Generic Humalog KwikPen Availability

See also: Generic Humalog

Humalog KwikPen is a brand name of insulin lispro, approved by the FDA in the following formulation(s):

HUMALOG KWIKPEN (insulin lispro recombinant - injectable;injection)

  • Manufacturer: LILLY
    Approval date: September 6, 2007
    Strength(s): 100 UNITS/ML [RLD]

Has a generic version of Humalog KwikPen been approved?

No. There is currently no therapeutically equivalent version of Humalog KwikPen available in the United States.

Note: Fraudulent online pharmacies may attempt to sell an illegal generic version of Humalog KwikPen. These medications may be counterfeit and potentially unsafe. If you purchase medications online, be sure you are buying from a reputable and valid online pharmacy. Ask your health care provider for advice if you are unsure about the online purchase of any medication.

See also: About generic drugs.

Related Patents

Patents are granted by the U.S. Patent and Trademark Office at any time during a drug's development and may include a wide range of claims.

  • Insulin analog formulations
    Patent 5,474,978
    Issued: December 12, 1995
    Inventor(s): Bakaysa; Diane L. & Brems; David N. & Frank; Bruce H. & Havel; Henry A. & Pekar; Allen H.
    Assignee(s): Eli Lilly and Company
    The present invention discloses a human insulin analog hexamer complex and formulations. More specifically, the present invention relates to various parenteral formulations, which comprise: human insulin analogs in a hexamer conformation, zinc ions, and at least three molecules of a phenolic derivative selected from the group consisting of m-cresol, phenol, or a mixture of m-cresol and phenol. The formulation provides a rapid onset of action.
    Patent expiration dates:
    • June 16, 2014
      ✓ 
      Patent use: TREATMENT OF DIABETES MELLITUS
      ✓ 
      Drug substance
      ✓ 
      Drug product
  • Medication dispensing apparatus with triple screw threads for mechanical advantage
    Patent 7,291,132
    Issued: November 6, 2007
    Inventor(s): DeRuntz; Otto Daniel & Focht; Kenneth Allen & Jacobs; Alexander Thomas & Johansen; Elizabeth Whitney & Judson; Jared Alden
    Assignee(s): Eli Lilly and Company
    A medication dispensing apparatus that provides a mechanical advantage. During dose preparing, a nut rotating element (410) and a screw element (368) are in a first axial arrangement such that a screwing motion of the nut rotating element and screw element relative to the apparatus housing that moves the elements a first axial distance from a home position screws a nut (364) along a drive member threaded shaft (362) a second axial distance different than the first axial distance. During dose dispensing, the nut rotating element and the screw element are in a second axial arrangement, whereby a screwing motion of the screw element relative to the housing back toward the home position advances a plunger (366) in the distal direction to axially advance the nut and thereby the drive member and a fluid container piston to dispense medicine.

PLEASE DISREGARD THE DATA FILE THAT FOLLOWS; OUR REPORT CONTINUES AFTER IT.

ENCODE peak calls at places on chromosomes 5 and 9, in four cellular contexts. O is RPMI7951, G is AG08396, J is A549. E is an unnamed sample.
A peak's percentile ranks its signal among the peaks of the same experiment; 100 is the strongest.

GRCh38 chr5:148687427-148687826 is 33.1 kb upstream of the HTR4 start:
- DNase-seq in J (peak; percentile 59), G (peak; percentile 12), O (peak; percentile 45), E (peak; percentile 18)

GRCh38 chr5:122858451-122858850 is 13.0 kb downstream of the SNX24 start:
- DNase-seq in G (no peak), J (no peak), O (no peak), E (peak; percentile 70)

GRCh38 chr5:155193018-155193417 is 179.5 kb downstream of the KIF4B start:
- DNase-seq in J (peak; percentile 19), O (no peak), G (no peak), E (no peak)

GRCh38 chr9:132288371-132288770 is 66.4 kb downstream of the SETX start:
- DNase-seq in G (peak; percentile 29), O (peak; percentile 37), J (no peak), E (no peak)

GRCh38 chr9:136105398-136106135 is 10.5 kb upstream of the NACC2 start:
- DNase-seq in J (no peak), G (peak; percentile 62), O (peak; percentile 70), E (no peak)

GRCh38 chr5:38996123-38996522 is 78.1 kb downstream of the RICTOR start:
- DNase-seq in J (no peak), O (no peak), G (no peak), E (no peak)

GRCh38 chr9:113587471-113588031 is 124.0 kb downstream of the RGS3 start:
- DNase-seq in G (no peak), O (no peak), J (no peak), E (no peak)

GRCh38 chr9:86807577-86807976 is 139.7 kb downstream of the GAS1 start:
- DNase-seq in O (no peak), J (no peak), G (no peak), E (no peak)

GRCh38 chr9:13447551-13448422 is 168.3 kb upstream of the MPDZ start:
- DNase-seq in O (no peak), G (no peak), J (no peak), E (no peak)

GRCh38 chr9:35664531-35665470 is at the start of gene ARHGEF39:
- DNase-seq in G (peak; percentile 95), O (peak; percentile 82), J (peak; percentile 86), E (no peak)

Patent expiration dates:
    • August 9, 2024
      ✓ 
      Drug product

Glossary

TermDefinition
Drug PatentA drug patent is assigned by the U.S. Patent and Trademark Office and assigns exclusive legal right to the patent holder to protect the proprietary chemical formulation. The patent assigns exclusive legal right to the inventor or patent holder, and may include entities such as the drug brand name, trademark, product dosage form, ingredient formulation, or manufacturing process A patent usually expires 20 years from the date of filing, but can be variable based on many factors, including development of new formulations of the original chemical, and patent infringement litigation.
Drug ExclusivityExclusivity is the sole marketing rights granted by the FDA to a manufacturer upon the approval of a drug and may run simultaneously with a patent. Exclusivity periods can run from 180 days to seven years depending upon the circumstance of the exclusivity grant.
RLDA Reference Listed Drug (RLD) is an approved drug product to which new generic versions are compared to show that they are bioequivalent. A drug company seeking approval to market a generic equivalent must refer to the Reference Listed Drug in its Abbreviated New Drug Application (ANDA). By designating a single reference listed drug as the standard to which all generic versions must be shown to be bioequivalent, FDA hopes to avoid possible significant variations among generic drugs and their brand name counterpart.
Hide
(web2)